After hearing a load of praise from both friends and critics about Attack on Titan, I finally sat down and watched the first series of this well-acclaimed thriller. Although the first four prologue episodes highlight many of the problems that persist throughout the series, notably its overuse of melodramatic music and voice acting, these flaws are eventually overshadowed by Attack on Titan’s beautiful set-pieces and awe-inspiring animation. Further strengthening AoT’s cause is its surprisingly complex world, which starts off with a solid, if stereotypical, backstory and progressively comes into its own as more lore and technology is weaved in. When it comes to titans, the writers are masterful in breaking the boundaries of what we, as viewers, expect – a testament to the show’s ability to contain our perspective and keep us thinking, learning, and guessing alongside the characters.
The series constantly strays from the norm of serial anime, surprising viewers with sudden tonal shifts and displaying a large amount of gore and violence. The series is highly touted as being addictive and hard to stop watching, largely due to the structure of its stories: 25 episodes split into 5 story arcs, each leading into the next. Conflicts often span multiple episodes, but unlike some notorious animes, they never feel dragged out or unnecessarily long. On the contrary, much of AoT seems to go by too quickly due to the buttery animation, which displays the speed and skill of both humans and titans in gloriously mesmerizing detail during battles. The animation style makes use of beautiful camera angles to highlight the dynamic nature of human-on-titan interaction, but also uses moving freeze-frames and bullet-time to slow down the action and bring viewers into characters’ minds. Considering the large majority of AoT is spent in battle, I was pleasantly surprised by the variety in which both humans and titans fight; new fighting styles and strategies were frequently introduced to keep AoT feeling fresh and dynamic.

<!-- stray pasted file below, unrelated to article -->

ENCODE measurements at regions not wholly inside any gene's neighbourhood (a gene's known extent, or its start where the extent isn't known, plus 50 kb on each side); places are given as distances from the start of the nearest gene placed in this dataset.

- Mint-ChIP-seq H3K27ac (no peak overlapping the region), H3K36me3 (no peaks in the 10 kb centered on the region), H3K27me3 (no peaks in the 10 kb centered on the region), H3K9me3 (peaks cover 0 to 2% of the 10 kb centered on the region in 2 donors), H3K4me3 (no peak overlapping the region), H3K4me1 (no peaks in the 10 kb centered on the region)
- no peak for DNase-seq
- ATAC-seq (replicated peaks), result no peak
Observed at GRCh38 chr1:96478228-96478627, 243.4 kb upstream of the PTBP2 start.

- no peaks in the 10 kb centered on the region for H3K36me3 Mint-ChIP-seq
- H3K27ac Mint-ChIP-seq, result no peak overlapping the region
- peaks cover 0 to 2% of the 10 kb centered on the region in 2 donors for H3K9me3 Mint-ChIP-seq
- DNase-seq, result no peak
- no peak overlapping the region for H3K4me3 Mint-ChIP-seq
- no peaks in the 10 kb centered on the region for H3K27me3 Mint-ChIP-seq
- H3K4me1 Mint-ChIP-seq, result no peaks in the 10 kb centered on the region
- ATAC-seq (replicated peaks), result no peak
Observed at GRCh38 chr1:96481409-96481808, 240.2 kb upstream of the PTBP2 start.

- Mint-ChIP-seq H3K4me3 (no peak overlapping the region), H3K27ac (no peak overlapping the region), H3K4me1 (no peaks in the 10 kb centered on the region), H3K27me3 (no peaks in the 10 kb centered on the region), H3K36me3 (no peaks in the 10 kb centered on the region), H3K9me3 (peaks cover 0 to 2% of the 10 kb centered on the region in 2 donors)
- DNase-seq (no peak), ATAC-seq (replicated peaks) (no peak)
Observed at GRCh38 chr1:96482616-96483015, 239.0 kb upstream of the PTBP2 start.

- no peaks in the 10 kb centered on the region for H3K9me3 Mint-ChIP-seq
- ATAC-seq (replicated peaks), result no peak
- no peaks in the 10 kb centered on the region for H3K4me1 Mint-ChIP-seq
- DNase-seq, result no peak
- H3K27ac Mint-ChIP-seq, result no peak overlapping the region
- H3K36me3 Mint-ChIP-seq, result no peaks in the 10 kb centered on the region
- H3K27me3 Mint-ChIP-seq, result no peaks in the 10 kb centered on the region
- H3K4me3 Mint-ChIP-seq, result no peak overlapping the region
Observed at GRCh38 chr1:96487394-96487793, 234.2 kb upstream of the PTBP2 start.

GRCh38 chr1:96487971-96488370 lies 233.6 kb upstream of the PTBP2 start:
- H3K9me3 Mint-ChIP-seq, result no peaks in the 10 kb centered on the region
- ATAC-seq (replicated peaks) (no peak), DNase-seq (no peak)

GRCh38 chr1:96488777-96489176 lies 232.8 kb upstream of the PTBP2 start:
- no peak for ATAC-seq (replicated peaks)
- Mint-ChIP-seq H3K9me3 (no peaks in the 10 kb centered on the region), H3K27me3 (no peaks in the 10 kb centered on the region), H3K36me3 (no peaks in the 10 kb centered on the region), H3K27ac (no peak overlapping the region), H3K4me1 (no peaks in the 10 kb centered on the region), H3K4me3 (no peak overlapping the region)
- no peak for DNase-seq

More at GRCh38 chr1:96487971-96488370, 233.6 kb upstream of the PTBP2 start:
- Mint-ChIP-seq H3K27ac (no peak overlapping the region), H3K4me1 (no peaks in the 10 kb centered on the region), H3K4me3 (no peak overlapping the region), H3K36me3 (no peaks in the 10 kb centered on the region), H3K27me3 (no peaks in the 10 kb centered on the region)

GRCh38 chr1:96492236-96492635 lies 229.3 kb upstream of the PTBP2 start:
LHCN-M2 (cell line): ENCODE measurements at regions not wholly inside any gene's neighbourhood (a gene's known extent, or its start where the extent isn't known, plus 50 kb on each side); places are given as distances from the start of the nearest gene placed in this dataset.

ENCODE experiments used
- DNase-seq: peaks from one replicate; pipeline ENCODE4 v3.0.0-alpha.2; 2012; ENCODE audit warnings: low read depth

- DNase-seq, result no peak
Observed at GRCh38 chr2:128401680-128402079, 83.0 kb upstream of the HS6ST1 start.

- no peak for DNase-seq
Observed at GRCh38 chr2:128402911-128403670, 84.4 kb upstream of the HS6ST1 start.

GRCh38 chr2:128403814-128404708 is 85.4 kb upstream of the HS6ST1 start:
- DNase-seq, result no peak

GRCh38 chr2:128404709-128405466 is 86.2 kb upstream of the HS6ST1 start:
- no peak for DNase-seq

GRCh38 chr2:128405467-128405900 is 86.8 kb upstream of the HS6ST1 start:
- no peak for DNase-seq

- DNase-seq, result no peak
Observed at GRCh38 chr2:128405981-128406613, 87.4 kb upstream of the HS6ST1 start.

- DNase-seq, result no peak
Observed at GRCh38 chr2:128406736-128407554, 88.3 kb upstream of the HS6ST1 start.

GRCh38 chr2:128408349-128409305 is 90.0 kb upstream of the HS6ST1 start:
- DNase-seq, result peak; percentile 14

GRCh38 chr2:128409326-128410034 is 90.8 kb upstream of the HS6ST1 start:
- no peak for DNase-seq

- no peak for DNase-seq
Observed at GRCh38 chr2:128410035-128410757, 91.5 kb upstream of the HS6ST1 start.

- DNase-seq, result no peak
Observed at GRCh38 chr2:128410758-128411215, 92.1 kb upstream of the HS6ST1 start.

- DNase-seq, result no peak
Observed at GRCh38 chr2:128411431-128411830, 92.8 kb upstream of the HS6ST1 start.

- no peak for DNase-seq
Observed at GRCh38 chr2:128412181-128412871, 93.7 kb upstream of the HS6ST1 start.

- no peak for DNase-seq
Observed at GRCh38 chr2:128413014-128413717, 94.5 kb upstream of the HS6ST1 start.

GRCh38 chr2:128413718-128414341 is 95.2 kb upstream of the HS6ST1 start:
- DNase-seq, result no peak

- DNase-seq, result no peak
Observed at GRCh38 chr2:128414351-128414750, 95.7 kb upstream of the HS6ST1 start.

The series wastes no time in letting viewers know that all characters are disposable. The first large story arc is a bloody gore fest, and is filled with a large number of one-dimensional stereotypical or utility role characters that never get their chance to develop into truly relatable people. The ones that survive, however, all get their moments in part 2 (episodes 14-25), where the plot kicks itself into high gear and develops a medley of vibrant and complex characters. As society begins to learn more about the titans, the melodrama cools to a suitable level and the series begins to look at its world in a more social and political context, dealing with questions on morality and providing a gateway for deep character relationships.
Attack on Titan serves up a fresh experience of uncensored, unprocessed action. It executes and delivers with style, but lacks substance early on due to its lackluster dialogue and uninspired characters. Fortunately, Part 2 manages to improve on Part 1 in nearly every aspect, and it almost certainly makes up for an unimpressive prologue. The world of Attack on Titan will surprise and impress with its complexity and dynamism – the question is whether viewers can withstand early troubles to get to the meat.